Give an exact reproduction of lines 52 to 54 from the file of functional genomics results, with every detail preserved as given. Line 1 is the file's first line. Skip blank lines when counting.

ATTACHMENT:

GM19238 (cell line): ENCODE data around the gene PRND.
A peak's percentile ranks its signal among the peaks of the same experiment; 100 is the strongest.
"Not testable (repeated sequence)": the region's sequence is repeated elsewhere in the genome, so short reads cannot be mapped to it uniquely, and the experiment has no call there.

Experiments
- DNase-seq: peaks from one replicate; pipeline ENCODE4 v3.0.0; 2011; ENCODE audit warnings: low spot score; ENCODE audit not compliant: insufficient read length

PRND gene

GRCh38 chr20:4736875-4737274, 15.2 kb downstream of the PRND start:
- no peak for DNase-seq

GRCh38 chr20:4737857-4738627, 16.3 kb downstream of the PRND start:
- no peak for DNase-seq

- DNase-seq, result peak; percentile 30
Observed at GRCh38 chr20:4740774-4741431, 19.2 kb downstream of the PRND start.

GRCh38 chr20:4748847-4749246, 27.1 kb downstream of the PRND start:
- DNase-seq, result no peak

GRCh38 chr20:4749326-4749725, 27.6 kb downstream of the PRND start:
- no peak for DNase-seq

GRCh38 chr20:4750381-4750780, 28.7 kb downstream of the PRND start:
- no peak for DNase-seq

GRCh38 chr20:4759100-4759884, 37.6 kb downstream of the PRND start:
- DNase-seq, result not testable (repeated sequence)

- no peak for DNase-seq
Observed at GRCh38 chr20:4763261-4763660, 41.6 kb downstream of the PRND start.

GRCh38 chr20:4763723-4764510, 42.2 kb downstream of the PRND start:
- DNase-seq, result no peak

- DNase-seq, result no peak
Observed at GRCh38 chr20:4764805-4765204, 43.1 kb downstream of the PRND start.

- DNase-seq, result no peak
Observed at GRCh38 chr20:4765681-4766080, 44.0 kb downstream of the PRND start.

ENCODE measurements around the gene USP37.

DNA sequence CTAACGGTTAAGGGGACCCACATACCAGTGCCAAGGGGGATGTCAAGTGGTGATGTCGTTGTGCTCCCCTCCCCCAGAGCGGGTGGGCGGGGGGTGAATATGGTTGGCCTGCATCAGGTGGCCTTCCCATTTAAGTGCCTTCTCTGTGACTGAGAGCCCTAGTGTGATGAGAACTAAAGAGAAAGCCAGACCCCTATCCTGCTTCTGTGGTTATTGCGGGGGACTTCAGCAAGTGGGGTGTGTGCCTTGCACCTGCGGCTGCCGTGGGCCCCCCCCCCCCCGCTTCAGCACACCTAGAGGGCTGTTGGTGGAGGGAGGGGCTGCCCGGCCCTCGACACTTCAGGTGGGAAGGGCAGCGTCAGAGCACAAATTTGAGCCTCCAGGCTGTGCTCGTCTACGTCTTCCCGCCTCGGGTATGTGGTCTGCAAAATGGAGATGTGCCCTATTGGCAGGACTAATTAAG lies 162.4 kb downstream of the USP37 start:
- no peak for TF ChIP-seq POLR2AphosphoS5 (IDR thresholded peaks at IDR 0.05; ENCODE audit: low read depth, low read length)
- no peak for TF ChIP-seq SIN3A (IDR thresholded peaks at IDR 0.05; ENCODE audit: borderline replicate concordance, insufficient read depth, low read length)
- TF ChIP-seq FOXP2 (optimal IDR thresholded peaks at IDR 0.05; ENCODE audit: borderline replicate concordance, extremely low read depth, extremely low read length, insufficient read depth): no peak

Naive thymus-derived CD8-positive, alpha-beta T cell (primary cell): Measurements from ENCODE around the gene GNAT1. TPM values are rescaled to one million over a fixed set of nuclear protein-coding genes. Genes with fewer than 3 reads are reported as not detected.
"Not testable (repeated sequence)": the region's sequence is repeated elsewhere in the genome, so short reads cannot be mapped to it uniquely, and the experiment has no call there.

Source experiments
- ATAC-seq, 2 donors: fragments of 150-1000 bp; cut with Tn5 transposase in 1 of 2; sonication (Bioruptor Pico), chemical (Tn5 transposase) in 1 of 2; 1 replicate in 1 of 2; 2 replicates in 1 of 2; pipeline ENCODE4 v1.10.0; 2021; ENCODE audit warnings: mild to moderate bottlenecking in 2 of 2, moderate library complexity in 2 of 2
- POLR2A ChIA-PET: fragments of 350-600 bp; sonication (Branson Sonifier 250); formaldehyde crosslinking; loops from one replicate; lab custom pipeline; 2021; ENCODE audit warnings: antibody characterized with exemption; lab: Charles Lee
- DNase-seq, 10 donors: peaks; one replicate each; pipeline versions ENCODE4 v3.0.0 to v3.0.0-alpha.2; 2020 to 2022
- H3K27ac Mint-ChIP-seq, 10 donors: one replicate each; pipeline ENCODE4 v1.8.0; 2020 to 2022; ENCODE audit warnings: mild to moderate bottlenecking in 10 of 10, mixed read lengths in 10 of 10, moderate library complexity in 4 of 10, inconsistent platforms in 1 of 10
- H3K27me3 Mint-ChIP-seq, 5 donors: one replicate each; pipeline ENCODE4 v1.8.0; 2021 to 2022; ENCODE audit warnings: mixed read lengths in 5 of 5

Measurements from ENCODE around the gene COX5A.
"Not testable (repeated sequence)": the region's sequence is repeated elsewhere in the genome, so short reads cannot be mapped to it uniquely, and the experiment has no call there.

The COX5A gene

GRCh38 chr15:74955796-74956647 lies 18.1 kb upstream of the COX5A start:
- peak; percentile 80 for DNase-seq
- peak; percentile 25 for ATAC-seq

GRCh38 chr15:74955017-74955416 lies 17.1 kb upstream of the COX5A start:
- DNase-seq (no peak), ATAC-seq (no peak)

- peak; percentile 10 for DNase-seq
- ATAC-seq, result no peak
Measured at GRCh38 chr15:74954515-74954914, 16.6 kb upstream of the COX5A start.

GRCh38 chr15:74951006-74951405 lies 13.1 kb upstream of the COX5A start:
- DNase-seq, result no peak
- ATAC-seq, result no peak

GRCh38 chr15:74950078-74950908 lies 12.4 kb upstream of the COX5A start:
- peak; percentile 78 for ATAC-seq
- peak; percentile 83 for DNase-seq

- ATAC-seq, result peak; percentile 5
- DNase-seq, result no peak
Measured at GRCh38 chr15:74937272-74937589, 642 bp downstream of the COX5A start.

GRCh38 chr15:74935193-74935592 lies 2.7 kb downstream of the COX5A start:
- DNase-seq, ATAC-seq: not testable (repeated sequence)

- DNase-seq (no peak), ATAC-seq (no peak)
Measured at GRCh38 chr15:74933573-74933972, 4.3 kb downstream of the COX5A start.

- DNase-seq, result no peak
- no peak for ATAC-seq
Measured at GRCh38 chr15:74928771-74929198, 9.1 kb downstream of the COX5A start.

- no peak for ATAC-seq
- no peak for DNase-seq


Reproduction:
Measured at GRCh38 chr15:74954515-74954914, 16.6 kb upstream of the COX5A start.

GRCh38 chr15:74951006-74951405 lies 13.1 kb upstream of the COX5A start:
- DNase-seq, result no peak